Under state and federal law, the Department of Human Services and local agencies are required to recover some Medical Assistance costs through the estates of deceased enrollees older than age 55.
With the Affordable Care Act, many more people financially qualified for the program and signed up, but were unaware of the provision and blindsided by the liens against them, which could be for tens of thousands of dollars, said Rep. Jason Rarick (R-Pine City).
A 2016 law aimed to help by limiting estate recovery to long-term services or supports received on or after Jan. 1, 2014. But it needs to be updated to go back further and ensure consistency, Rarick said.
Sponsored by Rarick and Sen. Scott Jensen (R-Chaska), HF629/ SF216* would do this by only allowing Medical Assistance estate recovery for expenses obtained through long-term services and supports pending on or after July 1, 2016, and the estates of those who died on or after that date.
Passed 129-0 by the House Wednesday, it now goes the governor. The Senate passed the measure 64-0 May 5.
The Minnesota Supreme Court has ordered the Legislature and Gov. Mark Dayton to use mediation to resolve a funding dispute. In an opinion issued Friday, the court also ruled that Dayton’s use of the line-item veto to strip biennial funding for the Legislature was constitutional.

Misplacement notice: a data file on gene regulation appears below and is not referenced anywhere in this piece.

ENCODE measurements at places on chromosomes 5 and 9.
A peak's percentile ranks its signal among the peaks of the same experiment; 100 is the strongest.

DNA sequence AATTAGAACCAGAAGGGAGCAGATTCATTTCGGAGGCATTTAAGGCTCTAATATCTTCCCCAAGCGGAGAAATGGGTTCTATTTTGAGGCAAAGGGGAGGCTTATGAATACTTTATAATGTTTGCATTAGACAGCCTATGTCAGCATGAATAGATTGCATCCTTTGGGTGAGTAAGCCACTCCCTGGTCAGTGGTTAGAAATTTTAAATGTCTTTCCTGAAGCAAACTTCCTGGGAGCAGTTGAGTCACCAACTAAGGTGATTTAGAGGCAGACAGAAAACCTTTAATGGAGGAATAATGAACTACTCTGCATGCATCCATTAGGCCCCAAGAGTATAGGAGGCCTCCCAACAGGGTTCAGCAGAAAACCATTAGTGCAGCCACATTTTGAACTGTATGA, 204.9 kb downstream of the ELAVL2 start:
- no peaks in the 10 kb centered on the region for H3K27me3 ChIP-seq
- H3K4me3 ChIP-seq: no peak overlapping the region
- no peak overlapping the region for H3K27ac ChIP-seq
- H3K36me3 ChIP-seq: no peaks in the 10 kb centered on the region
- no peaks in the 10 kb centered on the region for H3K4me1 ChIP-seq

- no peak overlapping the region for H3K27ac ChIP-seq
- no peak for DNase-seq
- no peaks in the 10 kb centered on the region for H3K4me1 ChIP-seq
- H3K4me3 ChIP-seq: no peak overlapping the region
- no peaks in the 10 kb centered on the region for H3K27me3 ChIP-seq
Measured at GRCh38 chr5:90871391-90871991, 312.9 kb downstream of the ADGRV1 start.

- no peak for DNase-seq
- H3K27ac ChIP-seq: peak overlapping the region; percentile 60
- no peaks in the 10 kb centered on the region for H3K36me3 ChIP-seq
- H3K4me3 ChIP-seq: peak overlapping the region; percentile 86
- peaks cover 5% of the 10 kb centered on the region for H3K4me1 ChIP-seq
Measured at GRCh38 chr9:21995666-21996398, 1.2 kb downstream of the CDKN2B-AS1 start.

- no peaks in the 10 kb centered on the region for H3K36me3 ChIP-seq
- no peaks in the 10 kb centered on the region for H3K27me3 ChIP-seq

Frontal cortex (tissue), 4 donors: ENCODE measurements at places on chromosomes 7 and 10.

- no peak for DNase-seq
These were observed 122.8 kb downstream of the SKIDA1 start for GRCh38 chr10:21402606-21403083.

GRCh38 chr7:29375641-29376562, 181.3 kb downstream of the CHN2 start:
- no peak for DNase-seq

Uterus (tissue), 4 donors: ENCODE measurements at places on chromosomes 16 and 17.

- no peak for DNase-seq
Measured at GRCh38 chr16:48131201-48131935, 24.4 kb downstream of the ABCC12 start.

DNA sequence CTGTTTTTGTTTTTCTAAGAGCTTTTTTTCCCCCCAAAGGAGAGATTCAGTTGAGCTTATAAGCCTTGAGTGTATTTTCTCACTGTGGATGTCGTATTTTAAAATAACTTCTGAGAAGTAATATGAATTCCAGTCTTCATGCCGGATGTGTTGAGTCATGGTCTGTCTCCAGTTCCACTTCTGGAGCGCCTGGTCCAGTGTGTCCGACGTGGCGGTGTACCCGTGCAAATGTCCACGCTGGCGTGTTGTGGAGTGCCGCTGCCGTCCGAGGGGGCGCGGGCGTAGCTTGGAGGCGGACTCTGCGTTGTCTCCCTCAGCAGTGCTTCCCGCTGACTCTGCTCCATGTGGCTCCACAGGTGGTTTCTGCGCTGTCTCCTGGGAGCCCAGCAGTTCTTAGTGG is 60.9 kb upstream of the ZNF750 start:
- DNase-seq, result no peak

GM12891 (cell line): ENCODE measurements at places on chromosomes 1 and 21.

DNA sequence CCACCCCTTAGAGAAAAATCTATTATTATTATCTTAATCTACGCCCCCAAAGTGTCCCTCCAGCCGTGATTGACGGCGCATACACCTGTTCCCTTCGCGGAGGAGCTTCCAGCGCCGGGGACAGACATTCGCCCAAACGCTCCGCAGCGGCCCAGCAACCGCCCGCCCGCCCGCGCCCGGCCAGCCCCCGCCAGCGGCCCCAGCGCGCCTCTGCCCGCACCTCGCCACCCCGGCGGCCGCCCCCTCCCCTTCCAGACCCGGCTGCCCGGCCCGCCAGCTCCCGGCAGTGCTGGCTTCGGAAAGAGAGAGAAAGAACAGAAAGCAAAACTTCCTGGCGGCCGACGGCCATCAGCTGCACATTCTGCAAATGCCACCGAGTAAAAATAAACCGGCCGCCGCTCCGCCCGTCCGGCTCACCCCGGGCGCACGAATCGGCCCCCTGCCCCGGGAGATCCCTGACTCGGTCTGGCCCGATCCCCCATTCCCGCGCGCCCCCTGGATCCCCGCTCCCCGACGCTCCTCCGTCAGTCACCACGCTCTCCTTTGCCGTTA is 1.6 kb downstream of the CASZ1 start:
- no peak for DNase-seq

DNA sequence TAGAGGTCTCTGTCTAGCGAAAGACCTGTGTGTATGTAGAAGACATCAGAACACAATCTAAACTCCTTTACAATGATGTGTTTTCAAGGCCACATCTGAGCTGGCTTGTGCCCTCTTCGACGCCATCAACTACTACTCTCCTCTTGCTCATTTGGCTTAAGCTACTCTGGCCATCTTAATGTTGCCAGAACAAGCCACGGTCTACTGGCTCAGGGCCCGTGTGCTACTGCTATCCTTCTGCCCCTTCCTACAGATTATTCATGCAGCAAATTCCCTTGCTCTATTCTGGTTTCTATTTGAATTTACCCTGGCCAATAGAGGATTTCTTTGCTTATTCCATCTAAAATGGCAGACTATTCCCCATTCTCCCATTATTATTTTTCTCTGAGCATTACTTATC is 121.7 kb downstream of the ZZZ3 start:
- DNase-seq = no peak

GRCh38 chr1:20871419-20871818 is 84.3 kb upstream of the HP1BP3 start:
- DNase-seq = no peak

A Ramsey County judge on Wednesday ruled that Gov. Mark Dayton’s line-item veto of legislative funding violated the state’s constitution.
House and Senate leadership OK a resolution to seek outside legal representation in an effort to restore funding for the Legislature that Gov. Mark Dayton line-item vetoed earlier this week.
Day three of the 2017 special session saw lawmakers pass final omnibus bills to be sent to Gov. Mark Dayton, with weary House members wrapping up their work at 2:42 a.m. Friday following a week of long days — and nights — at the State Capitol.
Lawmakers on conference committees must sort through competing bills before finalizing a product to send to the governor.
The budget process explained — and why it matters
$45 billion plan is about a 10 percent increase over current biennium
Governor urges lawmakers to pass a big capital investment bill during budget-setting year; House Speaker has expressed doubt over bonding this session
It was a day of selfies, swearings-in and standing ovations as the House opened the 2017-18 biennial session Tuesday.